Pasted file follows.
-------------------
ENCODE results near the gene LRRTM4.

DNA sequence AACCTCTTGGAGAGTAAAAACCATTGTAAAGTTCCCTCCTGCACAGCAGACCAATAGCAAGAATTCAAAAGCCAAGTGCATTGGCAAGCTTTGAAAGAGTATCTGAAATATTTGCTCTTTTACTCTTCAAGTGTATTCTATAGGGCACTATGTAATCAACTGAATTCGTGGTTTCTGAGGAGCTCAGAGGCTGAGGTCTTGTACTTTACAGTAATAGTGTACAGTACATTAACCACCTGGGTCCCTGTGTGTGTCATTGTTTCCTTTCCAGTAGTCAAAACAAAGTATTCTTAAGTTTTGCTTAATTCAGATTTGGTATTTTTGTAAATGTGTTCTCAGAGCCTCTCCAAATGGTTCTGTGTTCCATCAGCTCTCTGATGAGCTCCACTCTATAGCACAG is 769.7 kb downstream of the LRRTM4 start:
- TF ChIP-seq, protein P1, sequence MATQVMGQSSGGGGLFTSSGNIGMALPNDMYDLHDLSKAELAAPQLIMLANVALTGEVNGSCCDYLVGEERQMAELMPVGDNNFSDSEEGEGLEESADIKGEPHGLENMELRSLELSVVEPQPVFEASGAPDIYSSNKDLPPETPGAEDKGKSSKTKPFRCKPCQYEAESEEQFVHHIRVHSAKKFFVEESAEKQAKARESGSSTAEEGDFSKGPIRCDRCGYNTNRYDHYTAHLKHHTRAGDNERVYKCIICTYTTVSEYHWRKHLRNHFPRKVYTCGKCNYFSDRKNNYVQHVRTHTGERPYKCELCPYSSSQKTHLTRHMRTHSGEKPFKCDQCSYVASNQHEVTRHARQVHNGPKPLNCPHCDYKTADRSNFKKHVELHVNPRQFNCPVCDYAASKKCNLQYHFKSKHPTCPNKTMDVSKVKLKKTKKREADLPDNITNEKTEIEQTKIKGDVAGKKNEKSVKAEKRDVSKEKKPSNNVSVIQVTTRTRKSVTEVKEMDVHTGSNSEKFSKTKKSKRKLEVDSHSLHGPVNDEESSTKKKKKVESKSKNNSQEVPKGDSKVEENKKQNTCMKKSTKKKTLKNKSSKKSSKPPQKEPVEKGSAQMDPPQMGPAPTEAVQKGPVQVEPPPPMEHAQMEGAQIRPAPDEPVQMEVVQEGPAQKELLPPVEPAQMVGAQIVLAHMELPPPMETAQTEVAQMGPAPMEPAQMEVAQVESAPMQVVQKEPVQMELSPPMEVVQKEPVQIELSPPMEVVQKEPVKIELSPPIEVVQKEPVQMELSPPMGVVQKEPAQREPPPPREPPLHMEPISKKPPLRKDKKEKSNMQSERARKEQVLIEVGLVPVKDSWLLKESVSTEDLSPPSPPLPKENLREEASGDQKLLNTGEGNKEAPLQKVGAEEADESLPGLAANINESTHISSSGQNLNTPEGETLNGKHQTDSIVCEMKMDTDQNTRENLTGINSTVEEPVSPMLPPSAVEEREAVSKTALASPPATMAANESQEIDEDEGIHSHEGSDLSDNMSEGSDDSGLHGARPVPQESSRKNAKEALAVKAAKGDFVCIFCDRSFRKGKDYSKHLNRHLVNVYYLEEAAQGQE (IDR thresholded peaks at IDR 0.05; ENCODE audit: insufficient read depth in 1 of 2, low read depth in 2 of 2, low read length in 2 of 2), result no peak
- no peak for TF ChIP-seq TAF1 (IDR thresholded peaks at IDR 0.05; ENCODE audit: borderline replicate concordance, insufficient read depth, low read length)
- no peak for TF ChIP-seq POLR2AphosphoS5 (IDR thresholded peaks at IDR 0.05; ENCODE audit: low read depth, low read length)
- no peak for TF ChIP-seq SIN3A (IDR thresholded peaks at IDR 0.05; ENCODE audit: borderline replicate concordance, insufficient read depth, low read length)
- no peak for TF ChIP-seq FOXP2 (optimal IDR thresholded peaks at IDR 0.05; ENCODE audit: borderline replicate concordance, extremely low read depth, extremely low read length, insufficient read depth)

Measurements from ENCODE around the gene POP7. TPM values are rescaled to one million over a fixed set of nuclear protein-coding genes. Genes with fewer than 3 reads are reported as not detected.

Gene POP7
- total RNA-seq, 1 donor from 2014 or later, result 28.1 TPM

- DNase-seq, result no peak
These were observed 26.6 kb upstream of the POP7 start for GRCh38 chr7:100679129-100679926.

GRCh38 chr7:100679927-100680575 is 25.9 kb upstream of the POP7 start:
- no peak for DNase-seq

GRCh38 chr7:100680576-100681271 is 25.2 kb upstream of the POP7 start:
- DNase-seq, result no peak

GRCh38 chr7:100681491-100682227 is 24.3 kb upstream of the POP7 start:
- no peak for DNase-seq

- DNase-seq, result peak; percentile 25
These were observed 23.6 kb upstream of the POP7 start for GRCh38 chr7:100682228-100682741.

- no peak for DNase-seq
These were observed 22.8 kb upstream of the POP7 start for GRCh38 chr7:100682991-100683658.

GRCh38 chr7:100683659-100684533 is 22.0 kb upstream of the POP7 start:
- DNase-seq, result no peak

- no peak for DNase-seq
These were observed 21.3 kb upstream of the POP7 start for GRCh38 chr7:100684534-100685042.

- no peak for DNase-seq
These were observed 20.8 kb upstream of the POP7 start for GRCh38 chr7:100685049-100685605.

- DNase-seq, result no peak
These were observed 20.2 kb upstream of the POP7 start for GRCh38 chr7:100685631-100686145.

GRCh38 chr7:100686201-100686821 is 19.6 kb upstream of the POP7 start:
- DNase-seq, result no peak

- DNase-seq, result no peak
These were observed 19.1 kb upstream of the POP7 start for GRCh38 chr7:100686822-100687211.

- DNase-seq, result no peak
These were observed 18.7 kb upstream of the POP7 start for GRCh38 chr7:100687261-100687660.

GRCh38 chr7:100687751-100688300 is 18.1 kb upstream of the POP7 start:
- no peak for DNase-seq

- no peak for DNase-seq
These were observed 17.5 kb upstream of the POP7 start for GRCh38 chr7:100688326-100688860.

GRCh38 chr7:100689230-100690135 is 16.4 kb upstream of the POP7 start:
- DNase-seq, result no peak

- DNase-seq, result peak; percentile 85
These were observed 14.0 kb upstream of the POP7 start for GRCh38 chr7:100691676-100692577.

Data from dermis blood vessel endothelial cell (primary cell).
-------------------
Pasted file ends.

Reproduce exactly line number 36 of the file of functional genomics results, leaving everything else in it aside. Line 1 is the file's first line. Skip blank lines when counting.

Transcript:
These were observed 18.7 kb upstream of the POP7 start for GRCh38 chr7:100687261-100687660.